It was a beautiful fall day here on my homestead today so I decided to take advantage of it and do some tree work, harvesting a bit of bounty that will heat my home eventually! I have a stand of ashtrees that have been all but killed by the emerald ash borer. Technically most of the these trees aren't dead since after the borer kills the above ground part the root life of the tree works to put out new suckers and shoots. I'm trying to save some of the healthiest suckers, in essence coppicing the tree. So far the suckers haven't been attacked by the bug. Anyway, as far as the job of cutting the tree down is concerned though these are dead trees where I have to watch out for brittle limbs wanting to drop on me and the like.
I'll include 3 photos. One of the tree I'm dropping with the hand tools I intend to use, a cross cut saw, a bow saw, and loppers to trim back some of the suckers that would be in my way. One shot will be of the wedge cut out, before I began the back cut. The last shot will be of the downed tree.
Added note, I did most of the work with the crosscut saw. Using it alone I can now see why a 2 person saw would be a huge improvement for this type of work. Much of my effort was spent trying to hold the weight of the saw at the right angle until I had it sunk into the tree deep enough where the tree itself supported the weight. A second person on the other end would have eliminated, or at least greatly reduced this issue.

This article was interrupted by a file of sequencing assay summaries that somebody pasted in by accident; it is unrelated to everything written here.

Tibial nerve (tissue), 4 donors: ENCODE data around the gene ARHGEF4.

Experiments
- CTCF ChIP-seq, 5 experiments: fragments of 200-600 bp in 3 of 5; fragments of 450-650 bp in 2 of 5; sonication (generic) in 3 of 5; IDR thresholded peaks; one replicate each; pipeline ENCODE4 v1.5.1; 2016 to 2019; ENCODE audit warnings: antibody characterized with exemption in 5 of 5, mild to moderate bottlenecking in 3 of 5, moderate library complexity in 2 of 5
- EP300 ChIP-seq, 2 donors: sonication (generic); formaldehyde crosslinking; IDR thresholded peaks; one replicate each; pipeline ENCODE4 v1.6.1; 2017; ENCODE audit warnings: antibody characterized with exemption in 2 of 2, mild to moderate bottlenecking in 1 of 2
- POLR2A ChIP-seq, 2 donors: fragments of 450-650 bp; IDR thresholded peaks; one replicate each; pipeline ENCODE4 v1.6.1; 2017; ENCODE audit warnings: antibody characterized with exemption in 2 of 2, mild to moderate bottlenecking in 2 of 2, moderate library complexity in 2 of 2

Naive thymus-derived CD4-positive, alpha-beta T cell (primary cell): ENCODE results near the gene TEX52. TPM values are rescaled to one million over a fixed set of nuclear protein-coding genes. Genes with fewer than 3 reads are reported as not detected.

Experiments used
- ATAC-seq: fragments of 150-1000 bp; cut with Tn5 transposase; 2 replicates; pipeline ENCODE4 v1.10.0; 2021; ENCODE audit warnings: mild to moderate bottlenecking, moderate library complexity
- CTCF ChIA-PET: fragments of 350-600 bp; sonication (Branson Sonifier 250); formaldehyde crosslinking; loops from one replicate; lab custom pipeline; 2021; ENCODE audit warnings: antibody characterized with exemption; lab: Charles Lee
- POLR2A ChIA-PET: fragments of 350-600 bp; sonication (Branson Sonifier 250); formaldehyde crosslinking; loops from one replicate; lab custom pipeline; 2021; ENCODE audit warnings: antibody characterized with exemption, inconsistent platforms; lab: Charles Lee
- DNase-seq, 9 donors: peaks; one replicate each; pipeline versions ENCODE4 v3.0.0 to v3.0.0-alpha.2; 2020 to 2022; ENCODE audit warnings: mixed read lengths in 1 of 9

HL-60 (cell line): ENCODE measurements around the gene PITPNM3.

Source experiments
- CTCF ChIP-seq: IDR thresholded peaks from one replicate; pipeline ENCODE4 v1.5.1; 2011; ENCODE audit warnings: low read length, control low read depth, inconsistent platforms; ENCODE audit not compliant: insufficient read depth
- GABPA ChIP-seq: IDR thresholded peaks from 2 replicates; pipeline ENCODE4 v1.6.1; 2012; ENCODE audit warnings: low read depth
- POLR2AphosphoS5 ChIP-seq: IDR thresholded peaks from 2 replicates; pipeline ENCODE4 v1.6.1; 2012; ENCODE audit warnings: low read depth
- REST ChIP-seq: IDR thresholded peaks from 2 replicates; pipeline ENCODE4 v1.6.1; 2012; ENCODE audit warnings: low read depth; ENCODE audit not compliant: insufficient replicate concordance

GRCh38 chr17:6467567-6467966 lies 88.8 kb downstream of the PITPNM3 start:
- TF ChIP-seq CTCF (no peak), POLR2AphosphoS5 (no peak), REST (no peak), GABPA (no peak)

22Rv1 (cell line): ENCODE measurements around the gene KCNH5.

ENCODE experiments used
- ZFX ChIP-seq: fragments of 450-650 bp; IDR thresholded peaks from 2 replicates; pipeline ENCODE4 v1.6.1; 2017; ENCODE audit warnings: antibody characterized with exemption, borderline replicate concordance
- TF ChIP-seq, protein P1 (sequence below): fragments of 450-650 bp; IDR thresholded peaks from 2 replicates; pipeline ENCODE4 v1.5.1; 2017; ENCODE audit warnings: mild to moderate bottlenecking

Edited to note: Thanks for the BB certification and advice on notching. I seem to have a hard time getting my notches how I'd like, never getting the angle wide enough. After doing the tree work today I think I realize what I could do differently. Instead of starting with the flat cut then struggling to get the angled one to meet it I should try doing the angle cut first where it will then be easier to line up the flat one to meet it. If the weather is good tomorrow I'll try this approach on the next one.